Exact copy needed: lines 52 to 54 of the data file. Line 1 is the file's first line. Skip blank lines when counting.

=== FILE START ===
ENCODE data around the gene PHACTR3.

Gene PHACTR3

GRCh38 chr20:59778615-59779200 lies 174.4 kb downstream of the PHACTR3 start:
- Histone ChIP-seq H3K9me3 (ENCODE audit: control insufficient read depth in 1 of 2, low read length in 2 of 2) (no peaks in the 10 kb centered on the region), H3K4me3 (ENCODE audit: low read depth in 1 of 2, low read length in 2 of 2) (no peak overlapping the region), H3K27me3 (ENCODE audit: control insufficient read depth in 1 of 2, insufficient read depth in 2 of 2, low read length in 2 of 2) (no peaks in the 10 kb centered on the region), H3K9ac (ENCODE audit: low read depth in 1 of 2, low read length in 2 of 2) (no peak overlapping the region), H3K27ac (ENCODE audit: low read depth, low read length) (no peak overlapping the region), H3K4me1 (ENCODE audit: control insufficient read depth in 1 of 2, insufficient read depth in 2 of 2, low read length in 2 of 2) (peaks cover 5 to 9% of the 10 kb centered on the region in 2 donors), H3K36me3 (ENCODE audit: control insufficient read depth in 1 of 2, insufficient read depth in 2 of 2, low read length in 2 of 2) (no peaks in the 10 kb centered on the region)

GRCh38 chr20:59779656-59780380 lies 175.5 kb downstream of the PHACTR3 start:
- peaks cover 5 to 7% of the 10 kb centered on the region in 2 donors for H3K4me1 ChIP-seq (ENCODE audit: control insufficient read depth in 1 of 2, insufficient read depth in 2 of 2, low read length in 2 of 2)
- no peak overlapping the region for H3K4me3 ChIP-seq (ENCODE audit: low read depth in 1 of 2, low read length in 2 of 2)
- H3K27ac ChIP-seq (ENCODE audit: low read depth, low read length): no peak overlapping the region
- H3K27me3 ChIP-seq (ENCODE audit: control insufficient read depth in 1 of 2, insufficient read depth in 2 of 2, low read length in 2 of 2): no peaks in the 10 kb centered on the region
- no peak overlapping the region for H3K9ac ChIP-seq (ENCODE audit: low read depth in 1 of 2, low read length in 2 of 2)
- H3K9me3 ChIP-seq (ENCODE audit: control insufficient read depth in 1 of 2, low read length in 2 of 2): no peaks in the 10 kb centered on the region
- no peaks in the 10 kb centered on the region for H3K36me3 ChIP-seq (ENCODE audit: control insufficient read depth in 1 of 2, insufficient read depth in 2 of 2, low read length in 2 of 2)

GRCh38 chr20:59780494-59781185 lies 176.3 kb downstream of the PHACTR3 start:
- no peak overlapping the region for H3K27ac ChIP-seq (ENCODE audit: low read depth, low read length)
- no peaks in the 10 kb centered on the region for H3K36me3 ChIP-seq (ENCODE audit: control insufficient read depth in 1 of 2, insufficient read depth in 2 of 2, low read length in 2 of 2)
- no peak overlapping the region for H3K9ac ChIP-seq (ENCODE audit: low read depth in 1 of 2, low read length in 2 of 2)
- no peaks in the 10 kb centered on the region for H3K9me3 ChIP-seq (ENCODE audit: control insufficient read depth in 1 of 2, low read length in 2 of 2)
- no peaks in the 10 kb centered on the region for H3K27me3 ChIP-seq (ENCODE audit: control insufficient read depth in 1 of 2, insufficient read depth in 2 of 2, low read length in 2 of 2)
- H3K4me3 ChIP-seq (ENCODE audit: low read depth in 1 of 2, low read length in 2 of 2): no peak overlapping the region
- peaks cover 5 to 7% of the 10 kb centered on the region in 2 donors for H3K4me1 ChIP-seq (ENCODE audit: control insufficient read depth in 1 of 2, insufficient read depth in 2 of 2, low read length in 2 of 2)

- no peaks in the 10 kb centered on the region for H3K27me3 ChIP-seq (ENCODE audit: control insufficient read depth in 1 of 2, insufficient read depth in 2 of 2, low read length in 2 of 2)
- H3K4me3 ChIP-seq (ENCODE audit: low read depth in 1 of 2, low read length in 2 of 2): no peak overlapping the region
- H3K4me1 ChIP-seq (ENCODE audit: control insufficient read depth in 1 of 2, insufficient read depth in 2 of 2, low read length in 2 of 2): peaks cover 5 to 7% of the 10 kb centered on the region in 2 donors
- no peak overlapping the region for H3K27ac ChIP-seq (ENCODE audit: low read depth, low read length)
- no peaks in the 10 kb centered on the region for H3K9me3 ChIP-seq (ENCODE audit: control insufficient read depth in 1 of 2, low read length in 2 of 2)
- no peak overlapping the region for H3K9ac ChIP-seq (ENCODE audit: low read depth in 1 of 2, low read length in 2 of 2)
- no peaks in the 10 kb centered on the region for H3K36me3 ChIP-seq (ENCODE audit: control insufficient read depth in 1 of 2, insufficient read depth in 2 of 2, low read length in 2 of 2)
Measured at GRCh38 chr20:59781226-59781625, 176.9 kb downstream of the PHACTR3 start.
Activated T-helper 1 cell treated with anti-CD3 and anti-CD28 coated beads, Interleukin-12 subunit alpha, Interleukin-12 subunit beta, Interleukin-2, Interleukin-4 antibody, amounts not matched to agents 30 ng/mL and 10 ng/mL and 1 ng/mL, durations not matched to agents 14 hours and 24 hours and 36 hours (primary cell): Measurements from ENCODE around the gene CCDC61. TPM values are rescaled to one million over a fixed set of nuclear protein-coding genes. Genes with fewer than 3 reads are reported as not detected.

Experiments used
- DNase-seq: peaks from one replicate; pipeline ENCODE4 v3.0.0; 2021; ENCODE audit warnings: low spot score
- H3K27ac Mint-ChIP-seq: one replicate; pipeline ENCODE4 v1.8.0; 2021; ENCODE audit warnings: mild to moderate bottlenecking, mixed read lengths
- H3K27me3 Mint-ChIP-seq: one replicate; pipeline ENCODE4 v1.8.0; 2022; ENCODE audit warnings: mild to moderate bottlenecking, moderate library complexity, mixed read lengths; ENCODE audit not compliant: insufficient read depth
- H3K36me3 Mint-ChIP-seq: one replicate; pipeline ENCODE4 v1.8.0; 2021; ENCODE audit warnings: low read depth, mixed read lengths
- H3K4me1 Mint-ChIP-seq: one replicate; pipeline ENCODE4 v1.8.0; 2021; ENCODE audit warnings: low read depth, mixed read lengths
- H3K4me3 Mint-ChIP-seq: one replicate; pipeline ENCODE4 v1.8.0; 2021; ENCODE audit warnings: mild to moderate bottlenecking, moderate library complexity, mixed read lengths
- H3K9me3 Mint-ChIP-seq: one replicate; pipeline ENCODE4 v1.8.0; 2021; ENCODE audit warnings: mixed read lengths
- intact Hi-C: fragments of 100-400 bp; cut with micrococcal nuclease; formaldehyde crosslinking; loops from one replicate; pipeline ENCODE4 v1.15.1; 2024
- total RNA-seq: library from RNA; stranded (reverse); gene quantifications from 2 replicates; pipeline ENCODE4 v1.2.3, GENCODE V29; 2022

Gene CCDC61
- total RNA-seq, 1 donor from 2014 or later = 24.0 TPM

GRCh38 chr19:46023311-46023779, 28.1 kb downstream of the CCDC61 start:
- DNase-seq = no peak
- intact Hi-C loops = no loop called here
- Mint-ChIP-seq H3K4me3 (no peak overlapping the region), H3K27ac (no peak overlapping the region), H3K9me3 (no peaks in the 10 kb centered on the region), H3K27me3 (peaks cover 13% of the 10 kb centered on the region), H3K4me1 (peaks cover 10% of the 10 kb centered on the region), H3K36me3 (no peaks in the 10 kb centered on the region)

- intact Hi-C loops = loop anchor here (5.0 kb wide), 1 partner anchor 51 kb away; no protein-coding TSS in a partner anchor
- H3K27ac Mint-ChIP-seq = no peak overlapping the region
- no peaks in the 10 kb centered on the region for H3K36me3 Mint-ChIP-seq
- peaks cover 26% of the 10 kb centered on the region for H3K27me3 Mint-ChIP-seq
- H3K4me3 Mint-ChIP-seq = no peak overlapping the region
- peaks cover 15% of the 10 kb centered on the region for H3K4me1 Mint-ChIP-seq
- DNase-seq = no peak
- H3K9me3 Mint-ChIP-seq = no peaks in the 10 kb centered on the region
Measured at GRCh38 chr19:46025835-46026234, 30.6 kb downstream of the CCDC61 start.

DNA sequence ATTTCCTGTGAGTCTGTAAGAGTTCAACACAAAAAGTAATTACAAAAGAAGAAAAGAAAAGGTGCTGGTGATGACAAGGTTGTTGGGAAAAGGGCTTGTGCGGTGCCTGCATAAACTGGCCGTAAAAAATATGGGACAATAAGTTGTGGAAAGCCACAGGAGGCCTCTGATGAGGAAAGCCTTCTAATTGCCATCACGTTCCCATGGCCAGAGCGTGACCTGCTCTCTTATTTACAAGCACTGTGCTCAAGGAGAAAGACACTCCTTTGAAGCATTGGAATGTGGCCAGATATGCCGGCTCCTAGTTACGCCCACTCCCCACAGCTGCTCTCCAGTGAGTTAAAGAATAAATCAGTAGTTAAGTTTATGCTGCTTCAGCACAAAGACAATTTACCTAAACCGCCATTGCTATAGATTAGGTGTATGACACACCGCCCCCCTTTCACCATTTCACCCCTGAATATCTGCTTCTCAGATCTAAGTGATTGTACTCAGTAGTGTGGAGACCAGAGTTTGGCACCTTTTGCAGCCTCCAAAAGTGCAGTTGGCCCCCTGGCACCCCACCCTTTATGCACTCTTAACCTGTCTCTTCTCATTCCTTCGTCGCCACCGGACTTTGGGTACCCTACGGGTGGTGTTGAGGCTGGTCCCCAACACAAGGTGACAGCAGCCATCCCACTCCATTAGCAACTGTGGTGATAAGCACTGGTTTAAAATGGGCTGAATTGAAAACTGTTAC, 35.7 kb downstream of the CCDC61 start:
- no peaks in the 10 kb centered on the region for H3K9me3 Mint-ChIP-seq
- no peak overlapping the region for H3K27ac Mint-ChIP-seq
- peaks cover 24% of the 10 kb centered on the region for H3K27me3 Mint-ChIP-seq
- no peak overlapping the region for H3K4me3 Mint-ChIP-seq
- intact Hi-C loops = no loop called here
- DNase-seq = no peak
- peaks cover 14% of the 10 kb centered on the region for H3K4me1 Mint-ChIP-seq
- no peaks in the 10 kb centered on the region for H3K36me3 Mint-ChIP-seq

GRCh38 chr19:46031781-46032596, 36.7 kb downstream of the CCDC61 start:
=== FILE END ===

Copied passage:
- DNase-seq = no peak
- H3K9me3 Mint-ChIP-seq = no peaks in the 10 kb centered on the region
Measured at GRCh38 chr19:46025835-46026234, 30.6 kb downstream of the CCDC61 start.